Advertisement

COA Releases 2016 Community Oncology Practice Impact Report

Advertisement

Key Points

  • There has been a 121% increase in community cancer clinic closings and a 172% increase in consolidation into hospitals since 2008. In that period, 380 cancer treatment facilities have closed and 609 community cancer practices have been acquired by or become affiliated with hospitals. Another 390 practices report that they are struggling to stay open due to financial stresses.
  • The states with the largest number of closures are Florida (37), Texas (36), and Michigan (34). The states with the most practices struggling financially are Michigan (43), New York (41), and California (40).
  • Patients pay up to 53% more when they receive hospital-based cancer care vs a physician office setting. That cost is borne by both the patient and the system, most often Medicare. In 2014 alone, Medicare spending would have been about $2 billion lower if the site of chemotherapy had not shifted to the hospital setting.

The Community Oncology Alliance (COA) released the 2016 Community Oncology Practice Impact Report today, which tracks the changing landscape of cancer care in the United States. It documents a 121% increase in community cancer clinic closings and a 172% increase in consolidation into hospitals since 2008. In that period, 380 cancer treatment facilities have closed and 609 community cancer practices have been acquired by or become affiliated with hospitals. Another 390 practices report that they are struggling to stay open due to financial stresses.

The 6th Community Oncology Practice Impact Report in the series, this release covers activity for a 9-year period from January 2008 through September 2016. It notes that the monthly rate of community oncology practice closures has increased 87% since the previous practice impact report.

“In the 9 years since this report was first issued, 1,581 community oncology practices have closed, been acquired, merged, or are struggling to stay open. An average of 3.6 practices have closed per month since COA began tracking this data,” said Bruce J. Gould, MD, President and Medical Director of Northwest Georgia Oncology Centers in Marietta, Georgia, and President of COA. “Treatment advances like oral drugs and immunotherapy have the potential to save lives. That will not matter if patients can no longer afford care or if care simply disappears from their community,” he commented.

“We are witnessing the dismantling of the best cancer delivery system in the world when the Cancer Moonshot calls for the exact opposite,” said Ted Okon, Executive Director of COA. “It is no coincidence that this aligns perfectly with the enormous growth of the 340B program and misguided government experiments that continually ratchet down reimbursement. Policymakers should be alarmed at the real world impact DC has had on community oncology and particularly think twice about the proposed CMS Part B experiment in cancer care. This must stop before it is too late. As the Baby Boomers age and the number of survivors increases every year, lives depend on a strong community cancer care system.”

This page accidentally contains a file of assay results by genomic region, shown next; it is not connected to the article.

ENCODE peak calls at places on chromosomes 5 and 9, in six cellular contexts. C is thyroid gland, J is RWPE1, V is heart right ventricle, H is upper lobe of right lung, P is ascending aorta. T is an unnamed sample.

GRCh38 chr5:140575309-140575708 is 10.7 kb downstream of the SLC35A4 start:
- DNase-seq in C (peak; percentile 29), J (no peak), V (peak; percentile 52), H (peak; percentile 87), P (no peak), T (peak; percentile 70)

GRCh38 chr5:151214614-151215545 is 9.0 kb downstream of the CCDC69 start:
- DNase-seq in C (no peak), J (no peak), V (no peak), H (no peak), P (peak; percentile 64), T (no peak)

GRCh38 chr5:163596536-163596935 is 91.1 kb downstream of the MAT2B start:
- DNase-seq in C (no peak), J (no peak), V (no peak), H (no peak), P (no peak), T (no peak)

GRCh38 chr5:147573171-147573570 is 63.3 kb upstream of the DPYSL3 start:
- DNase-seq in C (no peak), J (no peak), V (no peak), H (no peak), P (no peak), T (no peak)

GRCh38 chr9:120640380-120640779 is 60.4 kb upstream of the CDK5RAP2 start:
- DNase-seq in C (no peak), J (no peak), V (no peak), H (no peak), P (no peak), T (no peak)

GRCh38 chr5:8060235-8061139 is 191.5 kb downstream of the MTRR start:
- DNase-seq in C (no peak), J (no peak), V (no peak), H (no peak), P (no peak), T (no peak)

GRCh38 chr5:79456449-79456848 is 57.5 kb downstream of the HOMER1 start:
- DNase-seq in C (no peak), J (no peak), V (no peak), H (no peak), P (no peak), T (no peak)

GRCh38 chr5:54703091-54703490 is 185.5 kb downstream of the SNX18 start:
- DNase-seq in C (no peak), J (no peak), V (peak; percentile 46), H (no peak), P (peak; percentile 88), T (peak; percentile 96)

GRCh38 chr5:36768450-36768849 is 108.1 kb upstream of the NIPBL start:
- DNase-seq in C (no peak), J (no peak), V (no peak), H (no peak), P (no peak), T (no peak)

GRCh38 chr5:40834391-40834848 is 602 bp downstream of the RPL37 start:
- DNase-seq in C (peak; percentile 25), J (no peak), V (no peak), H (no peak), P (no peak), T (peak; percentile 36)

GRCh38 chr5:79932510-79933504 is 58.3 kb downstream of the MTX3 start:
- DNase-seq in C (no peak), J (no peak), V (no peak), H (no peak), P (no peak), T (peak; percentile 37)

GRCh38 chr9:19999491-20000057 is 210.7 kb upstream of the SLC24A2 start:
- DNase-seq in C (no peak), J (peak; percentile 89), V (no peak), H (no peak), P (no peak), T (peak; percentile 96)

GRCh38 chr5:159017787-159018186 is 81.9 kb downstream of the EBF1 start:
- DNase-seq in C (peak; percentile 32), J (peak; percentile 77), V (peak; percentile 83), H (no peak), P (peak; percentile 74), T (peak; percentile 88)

Further Report Findings

Compiled from public and private data sources, the 2016 Practice Impact Report provides a unique look at community oncology trends at both the national and state level. The states with the largest number of closures are Florida (37), Texas (36), and Michigan (34). The states with the most practices struggling financially are Michigan (43), New York (41), and California (40). Detailed data for all states is included in the report.

Consolidation and hospital acquisition place an additional burden on the nearly 20% of Americans living in rural areas. If the only community cancer clinic in that area closes or is acquired by a hospital, local care may no longer be available. A morning treatment evolves into a daylong excursion. Access-limiting consolidation and closures make that scenario increasingly prevalent.

The trend of closures and consolidation of community oncology clinics into the hospital setting has had a significant and permanent impact on patient access to local, affordable cancer care. The most profound effect has been the hospital acquisition of community oncology practices, which has been fueled by the 340B drug discount program. Originally intended to support hospitals serving high numbers of indigent patients, instead, the 340B program has created a profit motive for hospitals to obtain community oncology practices.

Additionally, disparate site payment policies that reimburse hospitals more for the same cancer care they can receive in community practices, has contributed to this shift. The result is that patients pay up to 53% more when they receive hospital-based cancer care vs a physician office setting. That cost is borne by both the patient and the system, most often Medicare. In 2014 alone, Medicare spending would have been about $2 billion lower if the site of chemotherapy had not shifted to the hospital setting.

Studies by Avalere, BRG, Milliman, and The Moran Group for the COA have shown both the higher cost of cancer care delivered in hospital settings and the impact of the 340B drug discount program.

The complete 2016 Community Oncology Practice Impact Report is available here

The content in this post has not been reviewed by the American Society of Clinical Oncology, Inc. (ASCO®) and does not necessarily reflect the ideas and opinions of ASCO®.


Advertisement

Advertisement



Advertisement